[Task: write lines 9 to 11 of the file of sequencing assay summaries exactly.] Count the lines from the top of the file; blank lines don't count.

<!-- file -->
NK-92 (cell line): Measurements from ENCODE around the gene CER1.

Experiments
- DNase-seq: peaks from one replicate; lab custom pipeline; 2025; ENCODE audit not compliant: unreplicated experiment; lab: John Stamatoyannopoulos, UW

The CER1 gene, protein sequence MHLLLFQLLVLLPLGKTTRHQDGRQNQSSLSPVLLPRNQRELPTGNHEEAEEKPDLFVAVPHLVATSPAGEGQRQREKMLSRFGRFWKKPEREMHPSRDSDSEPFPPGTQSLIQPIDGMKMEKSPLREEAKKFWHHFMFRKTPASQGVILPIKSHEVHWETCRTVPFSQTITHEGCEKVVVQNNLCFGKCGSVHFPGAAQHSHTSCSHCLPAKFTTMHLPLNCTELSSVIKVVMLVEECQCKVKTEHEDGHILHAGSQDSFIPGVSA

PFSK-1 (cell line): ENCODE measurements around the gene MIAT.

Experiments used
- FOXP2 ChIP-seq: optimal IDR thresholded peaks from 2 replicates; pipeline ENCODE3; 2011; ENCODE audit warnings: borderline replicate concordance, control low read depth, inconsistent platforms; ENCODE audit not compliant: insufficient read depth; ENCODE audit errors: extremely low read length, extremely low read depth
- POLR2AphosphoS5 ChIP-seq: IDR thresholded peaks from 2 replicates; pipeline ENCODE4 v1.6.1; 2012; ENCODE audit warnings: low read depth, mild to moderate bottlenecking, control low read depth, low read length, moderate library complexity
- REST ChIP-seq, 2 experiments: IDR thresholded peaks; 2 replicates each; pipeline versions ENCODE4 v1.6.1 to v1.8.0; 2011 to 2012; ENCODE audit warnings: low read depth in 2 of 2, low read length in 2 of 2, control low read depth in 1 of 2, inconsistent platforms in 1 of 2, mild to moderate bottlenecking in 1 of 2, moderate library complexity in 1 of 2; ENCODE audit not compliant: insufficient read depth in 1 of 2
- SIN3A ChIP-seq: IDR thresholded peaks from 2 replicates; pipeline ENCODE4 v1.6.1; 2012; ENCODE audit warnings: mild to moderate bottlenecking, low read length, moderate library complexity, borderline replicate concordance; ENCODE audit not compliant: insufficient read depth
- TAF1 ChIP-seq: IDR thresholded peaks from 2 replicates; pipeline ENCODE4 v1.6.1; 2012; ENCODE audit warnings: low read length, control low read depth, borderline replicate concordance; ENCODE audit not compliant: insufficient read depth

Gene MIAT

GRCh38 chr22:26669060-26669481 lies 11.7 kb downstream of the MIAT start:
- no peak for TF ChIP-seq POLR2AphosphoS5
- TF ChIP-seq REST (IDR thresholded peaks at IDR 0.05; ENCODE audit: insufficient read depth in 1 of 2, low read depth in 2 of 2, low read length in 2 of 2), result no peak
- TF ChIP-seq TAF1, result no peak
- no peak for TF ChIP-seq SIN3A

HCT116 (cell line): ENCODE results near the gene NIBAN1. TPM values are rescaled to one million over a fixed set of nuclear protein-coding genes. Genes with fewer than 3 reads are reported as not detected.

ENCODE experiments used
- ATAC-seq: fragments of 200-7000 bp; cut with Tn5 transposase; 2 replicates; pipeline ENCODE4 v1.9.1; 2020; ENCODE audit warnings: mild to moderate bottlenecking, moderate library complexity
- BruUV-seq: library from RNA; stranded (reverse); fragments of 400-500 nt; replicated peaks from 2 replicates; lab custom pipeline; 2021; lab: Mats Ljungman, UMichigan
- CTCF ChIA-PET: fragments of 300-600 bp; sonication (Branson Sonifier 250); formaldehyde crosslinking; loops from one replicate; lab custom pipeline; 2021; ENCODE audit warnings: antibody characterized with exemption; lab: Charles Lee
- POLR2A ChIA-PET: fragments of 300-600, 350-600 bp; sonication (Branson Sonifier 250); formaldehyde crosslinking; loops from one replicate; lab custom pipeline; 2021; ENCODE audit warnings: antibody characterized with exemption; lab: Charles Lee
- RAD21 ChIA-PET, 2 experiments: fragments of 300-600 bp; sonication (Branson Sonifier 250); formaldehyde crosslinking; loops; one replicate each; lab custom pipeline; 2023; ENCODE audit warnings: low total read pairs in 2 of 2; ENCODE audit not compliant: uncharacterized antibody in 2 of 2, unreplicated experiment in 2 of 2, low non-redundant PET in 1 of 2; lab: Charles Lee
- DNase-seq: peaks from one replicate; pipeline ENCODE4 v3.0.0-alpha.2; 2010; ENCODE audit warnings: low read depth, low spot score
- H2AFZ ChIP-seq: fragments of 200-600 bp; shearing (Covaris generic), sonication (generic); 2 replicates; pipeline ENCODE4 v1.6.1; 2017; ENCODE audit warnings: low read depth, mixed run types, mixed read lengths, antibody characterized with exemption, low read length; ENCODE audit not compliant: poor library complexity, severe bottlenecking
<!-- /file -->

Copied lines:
- REST ChIP-seq, 2 experiments: IDR thresholded peaks; 2 replicates each; pipeline versions ENCODE4 v1.6.1 to v1.8.0; 2011 to 2012; ENCODE audit warnings: low read depth in 2 of 2, low read length in 2 of 2, control low read depth in 1 of 2, inconsistent platforms in 1 of 2, mild to moderate bottlenecking in 1 of 2, moderate library complexity in 1 of 2; ENCODE audit not compliant: insufficient read depth in 1 of 2
- SIN3A ChIP-seq: IDR thresholded peaks from 2 replicates; pipeline ENCODE4 v1.6.1; 2012; ENCODE audit warnings: mild to moderate bottlenecking, low read length, moderate library complexity, borderline replicate concordance; ENCODE audit not compliant: insufficient read depth
- TAF1 ChIP-seq: IDR thresholded peaks from 2 replicates; pipeline ENCODE4 v1.6.1; 2012; ENCODE audit warnings: low read length, control low read depth, borderline replicate concordance; ENCODE audit not compliant: insufficient read depth